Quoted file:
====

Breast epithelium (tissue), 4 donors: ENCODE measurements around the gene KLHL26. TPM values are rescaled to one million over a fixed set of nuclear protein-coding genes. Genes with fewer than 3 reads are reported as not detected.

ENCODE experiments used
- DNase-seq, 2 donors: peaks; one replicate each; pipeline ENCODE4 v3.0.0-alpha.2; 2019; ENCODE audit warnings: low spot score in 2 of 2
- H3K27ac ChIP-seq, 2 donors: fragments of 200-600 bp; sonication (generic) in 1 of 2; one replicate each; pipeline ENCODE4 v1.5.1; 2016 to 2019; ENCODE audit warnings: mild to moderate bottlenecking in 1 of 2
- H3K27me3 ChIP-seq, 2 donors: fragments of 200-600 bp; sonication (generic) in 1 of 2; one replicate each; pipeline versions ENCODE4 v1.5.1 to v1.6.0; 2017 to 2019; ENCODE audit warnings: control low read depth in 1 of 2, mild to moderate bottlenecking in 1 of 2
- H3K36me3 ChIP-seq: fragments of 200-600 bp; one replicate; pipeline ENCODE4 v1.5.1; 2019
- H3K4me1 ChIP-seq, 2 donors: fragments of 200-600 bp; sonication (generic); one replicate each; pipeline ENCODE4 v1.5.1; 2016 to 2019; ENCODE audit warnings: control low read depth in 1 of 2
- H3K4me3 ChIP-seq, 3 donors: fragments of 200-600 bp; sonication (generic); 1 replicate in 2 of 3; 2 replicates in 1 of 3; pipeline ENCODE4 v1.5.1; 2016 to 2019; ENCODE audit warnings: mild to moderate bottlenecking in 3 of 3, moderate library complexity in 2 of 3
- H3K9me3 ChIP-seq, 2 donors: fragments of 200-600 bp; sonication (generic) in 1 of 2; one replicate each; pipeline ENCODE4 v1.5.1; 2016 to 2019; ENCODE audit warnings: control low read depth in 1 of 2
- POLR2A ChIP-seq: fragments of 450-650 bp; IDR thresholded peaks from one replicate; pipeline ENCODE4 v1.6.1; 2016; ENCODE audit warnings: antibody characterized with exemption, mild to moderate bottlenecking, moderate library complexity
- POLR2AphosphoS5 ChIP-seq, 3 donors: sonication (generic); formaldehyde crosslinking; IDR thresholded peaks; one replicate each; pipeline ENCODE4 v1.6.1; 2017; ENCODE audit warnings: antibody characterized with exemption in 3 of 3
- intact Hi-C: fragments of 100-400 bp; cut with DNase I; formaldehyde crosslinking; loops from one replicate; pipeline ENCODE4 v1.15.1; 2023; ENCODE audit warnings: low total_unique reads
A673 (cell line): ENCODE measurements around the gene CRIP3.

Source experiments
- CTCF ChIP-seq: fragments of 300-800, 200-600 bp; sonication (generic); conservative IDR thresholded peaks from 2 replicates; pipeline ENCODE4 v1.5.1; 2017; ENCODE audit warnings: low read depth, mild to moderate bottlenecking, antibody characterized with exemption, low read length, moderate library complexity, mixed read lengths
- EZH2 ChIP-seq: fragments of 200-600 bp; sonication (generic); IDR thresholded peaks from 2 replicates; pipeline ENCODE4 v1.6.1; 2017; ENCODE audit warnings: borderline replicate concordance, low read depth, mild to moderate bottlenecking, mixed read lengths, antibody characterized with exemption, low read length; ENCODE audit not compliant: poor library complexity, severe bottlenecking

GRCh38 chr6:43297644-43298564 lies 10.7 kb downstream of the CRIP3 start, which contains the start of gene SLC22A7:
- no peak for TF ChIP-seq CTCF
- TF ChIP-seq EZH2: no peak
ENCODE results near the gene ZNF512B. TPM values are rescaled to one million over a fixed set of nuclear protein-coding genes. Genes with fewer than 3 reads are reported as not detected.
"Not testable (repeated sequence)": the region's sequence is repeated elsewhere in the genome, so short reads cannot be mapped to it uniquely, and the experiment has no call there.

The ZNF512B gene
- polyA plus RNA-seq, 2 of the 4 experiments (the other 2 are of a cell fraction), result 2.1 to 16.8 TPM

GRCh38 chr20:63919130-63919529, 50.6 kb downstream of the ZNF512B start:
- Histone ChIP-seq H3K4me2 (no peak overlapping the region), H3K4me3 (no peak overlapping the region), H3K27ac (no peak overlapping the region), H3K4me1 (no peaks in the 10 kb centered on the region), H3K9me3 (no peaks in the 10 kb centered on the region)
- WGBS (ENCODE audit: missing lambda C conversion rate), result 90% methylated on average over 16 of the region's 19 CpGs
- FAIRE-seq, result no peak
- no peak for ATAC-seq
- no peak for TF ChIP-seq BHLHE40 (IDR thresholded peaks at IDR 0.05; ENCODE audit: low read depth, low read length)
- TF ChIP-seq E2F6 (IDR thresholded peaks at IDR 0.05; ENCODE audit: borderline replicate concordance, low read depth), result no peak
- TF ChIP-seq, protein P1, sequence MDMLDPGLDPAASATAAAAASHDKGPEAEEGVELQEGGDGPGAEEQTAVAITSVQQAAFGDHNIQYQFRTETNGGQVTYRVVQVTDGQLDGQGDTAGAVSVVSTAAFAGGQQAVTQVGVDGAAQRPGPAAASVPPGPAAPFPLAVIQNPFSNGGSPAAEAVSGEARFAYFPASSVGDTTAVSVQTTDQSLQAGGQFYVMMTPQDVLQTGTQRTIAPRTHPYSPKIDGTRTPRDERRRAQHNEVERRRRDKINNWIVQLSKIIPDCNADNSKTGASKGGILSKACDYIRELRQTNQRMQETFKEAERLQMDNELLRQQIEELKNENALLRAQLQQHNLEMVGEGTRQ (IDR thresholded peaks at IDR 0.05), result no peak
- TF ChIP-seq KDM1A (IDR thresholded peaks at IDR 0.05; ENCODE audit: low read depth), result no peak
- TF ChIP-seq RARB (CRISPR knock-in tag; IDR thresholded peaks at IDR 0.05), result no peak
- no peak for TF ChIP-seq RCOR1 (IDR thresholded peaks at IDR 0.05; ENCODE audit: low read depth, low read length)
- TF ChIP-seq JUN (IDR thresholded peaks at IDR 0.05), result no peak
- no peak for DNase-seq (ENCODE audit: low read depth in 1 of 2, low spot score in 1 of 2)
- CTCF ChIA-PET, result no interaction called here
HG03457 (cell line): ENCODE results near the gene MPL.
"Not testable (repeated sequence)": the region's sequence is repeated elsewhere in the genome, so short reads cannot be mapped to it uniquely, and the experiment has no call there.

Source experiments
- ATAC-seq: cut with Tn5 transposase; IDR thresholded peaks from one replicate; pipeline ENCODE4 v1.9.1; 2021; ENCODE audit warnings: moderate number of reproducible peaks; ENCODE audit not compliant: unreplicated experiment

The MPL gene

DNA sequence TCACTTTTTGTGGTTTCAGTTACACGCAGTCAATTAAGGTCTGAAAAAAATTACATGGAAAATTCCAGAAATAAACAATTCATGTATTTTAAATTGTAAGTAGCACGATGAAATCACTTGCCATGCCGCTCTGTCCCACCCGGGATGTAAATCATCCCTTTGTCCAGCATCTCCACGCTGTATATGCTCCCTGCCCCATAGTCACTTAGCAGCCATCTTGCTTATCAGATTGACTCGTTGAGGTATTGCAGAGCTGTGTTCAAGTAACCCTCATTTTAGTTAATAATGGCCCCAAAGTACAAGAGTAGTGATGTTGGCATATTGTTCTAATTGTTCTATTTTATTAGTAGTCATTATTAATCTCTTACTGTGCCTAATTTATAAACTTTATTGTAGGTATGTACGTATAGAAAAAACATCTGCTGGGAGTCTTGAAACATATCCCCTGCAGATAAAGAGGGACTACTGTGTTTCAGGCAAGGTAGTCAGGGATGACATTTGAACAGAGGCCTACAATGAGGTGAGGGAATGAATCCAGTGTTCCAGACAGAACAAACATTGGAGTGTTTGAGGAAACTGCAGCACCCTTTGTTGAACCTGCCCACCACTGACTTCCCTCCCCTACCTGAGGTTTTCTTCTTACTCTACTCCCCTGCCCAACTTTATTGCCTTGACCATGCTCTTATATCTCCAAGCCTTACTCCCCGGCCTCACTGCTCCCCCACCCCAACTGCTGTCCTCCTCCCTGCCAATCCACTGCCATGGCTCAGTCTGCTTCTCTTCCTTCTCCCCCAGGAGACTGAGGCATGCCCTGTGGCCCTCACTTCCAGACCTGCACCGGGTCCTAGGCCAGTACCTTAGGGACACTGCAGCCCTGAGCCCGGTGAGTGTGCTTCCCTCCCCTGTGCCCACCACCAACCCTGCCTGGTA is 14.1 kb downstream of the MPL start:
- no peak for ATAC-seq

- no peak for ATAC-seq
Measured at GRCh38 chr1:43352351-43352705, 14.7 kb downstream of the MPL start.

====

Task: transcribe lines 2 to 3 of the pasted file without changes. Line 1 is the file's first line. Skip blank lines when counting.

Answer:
ENCODE experiments used
- DNase-seq, 2 donors: peaks; one replicate each; pipeline ENCODE4 v3.0.0-alpha.2; 2019; ENCODE audit warnings: low spot score in 2 of 2